Finally taking the plunge into the hobby...

Discussion in 'Becoming a Ham - Q&A' started by SUMER, Jul 18, 2018.

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  1. SUMER

    SUMER QRZ Member least, I hope so! :)

    I have wanted to be a ham operator going on close to 17 or 18 years now. The Morse Code requirement and the cost of equipment held me back, not knowing anyone who was a ham to ask questions of, as well as installation of an antenna (which I still fear, to be honest).

    I kept coming back to the idea in the early 2000s, but I never pulled the trigger on getting licensed because of those things. Life got in the way and I forgot about ham radio for about 10 years. Last week, for some reason it popped into my mind again and I began reading up on the hobby again. I was amazed to find that the Morse Code requirement had been gone for over 10 years (wish I would have known sooner!) and newer radios to get started are very affordable. So with those two fears gone, I decided that I wanted to rekindle my dream of getting in the hobby. Of course, the fear of installing an antenna inside my attic (HOA restricted home, and wife thinks I would break my neck if I did something stealthy) still looms, but I plan to start on a Baofeng UV-82HP after purchasing one last night during Amazon Prime was one of their lightning deals for Prime Day!

    Anyway, I began studying for Tech license late last week and I plan to take the exam on August 9. I believe that is nearly 4 weeks. I am using the No-Nonsense Guide and I am about a quarter of the way through it. I decided to take two practice tests tonight to break up the studying a bit. Scored in the mid-60% range both times. Here's hoping the next three weeks I can bring that up to snuff. Any tips on studying for the Tech license is appreciated. I am hoping I can report back with good news on August 8!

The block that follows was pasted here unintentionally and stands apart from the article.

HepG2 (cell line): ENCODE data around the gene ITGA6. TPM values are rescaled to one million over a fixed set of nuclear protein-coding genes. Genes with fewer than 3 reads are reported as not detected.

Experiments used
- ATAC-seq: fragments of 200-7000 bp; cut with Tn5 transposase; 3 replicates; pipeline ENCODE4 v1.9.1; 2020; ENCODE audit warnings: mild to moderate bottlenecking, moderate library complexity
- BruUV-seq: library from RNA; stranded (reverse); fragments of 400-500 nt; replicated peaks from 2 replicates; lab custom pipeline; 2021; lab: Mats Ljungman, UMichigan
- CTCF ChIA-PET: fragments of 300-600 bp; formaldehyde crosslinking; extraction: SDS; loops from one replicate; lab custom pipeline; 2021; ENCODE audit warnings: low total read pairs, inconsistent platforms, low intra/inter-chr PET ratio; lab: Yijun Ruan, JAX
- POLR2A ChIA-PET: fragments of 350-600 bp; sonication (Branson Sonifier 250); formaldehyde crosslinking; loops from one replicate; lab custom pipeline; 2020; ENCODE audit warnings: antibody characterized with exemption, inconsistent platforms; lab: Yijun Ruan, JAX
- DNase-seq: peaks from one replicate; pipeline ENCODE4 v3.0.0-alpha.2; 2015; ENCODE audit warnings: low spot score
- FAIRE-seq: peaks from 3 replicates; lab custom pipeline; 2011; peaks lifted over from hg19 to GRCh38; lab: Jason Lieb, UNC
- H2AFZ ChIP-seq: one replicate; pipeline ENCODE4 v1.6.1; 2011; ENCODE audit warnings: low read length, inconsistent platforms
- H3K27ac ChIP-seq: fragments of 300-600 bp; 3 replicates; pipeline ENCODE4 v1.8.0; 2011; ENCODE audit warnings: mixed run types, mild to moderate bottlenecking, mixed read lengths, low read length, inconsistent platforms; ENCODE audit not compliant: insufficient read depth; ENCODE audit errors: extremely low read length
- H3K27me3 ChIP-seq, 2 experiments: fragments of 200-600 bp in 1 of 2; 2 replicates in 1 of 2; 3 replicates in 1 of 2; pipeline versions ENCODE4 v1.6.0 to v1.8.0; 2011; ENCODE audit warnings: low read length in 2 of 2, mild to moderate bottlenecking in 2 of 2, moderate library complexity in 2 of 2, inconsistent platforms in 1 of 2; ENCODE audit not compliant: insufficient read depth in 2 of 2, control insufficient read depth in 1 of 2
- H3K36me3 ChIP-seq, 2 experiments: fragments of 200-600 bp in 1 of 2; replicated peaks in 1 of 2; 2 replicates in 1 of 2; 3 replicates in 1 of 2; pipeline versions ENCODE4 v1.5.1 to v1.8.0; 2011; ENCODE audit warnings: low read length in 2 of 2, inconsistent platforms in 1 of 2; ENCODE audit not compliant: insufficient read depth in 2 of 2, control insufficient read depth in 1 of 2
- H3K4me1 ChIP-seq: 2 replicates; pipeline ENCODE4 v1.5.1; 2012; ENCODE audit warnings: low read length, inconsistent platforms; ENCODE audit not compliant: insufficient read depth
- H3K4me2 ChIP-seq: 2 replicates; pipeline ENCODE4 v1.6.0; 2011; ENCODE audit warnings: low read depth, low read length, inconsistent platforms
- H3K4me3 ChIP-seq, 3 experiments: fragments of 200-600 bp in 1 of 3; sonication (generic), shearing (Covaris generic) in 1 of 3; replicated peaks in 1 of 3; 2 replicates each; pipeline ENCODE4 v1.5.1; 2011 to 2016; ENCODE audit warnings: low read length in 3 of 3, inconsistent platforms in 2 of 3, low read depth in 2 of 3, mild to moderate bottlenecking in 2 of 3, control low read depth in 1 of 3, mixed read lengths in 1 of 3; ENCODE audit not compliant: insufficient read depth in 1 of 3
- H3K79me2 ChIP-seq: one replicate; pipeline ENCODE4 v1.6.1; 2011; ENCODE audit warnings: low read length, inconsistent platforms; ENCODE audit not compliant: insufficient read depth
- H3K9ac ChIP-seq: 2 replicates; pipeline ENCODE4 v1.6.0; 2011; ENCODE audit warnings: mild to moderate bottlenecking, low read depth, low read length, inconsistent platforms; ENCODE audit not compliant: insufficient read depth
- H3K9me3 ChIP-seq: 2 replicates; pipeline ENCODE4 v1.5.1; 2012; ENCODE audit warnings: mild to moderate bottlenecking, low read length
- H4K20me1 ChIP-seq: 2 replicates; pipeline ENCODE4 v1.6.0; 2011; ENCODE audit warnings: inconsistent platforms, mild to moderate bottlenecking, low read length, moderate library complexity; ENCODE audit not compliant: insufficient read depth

KJ7ISA, KA0HCP and N0TZU like this.
  2. KU4X

    KU4X Premium Subscriber QRZ Page

    Good evening Sumer,

    Sounds like you're on the right track toward getting your license...keep going!
    Keep taking the on-line practice exams. They are especially useful in helping you ID any problem areas you might have.
    When you can consistently score 85-90% on the practice exams, you will have no problems with the actual test.

    I would also recommend that you grab some 3x5 cards and make flash cards for any areas you have problems with and for the rote memory stuff like bands/frequencies, formulas and rules/regs. Keep them in your pocket and look at them any time you have more than 10 seconds to spare.

    Try to find a local club and start hanging out there. You should be able to find help there, both with the test prep and with getting your station set up once you're licensed.

    And one last thing, don't pay attention to the nay-sayers and grumpy old farts (of any age!) that you encounter here, at a club or on the air. Amateur radio is a microcosm of will encounter all types of folks. Learn from the good ones, ignore the bad ones.

    Good luck, and report back here and let us know how you did.

    SUMER and N0TZU like this.
  3. SUMER

    SUMER QRZ Member

    Thank you for the kind welcome, Bruce. I hadn't thought of the flash card approach. Now I need to figure out how to actually configure them!

    The test date I am targeting (August 8) is before any of the local clubs hold their monthly meetings, so I may be on my own for studying. I tried contacting the closest club to where I live last week, but, so far, no one has gotten back to me unfortunately. I plan to just show to the next meeting time even if they don't get back to me and even if I don't pass the exam. I am looking forward just meeting people who are in the hobby locally and getting their perspective on things.

    I didn't know the hobby had so many naysayers. That is unfortunate, as I believe all of us new people need as much encouragement as possible for such a technically advanced hobby! Here's hoping I don't run into too many of those types of people.

    Again, thanks for the warm welcome and the advice!

    KJ7ISA and KU4X like this.